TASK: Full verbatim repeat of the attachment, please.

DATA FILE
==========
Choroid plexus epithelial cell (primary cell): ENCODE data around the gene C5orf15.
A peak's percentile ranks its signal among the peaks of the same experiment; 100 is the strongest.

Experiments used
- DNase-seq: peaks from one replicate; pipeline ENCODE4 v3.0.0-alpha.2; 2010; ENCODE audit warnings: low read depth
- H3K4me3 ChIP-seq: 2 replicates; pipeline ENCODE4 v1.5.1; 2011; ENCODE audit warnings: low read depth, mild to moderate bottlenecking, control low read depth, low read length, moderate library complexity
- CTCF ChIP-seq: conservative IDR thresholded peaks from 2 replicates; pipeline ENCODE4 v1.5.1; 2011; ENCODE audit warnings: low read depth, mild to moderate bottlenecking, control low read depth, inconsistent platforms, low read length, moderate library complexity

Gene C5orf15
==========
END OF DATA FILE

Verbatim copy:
Choroid plexus epithelial cell (primary cell): ENCODE data around the gene C5orf15.
A peak's percentile ranks its signal among the peaks of the same experiment; 100 is the strongest.

Experiments used
- DNase-seq: peaks from one replicate; pipeline ENCODE4 v3.0.0-alpha.2; 2010; ENCODE audit warnings: low read depth
- H3K4me3 ChIP-seq: 2 replicates; pipeline ENCODE4 v1.5.1; 2011; ENCODE audit warnings: low read depth, mild to moderate bottlenecking, control low read depth, low read length, moderate library complexity
- CTCF ChIP-seq: conservative IDR thresholded peaks from 2 replicates; pipeline ENCODE4 v1.5.1; 2011; ENCODE audit warnings: low read depth, mild to moderate bottlenecking, control low read depth, inconsistent platforms, low read length, moderate library complexity

Gene C5orf15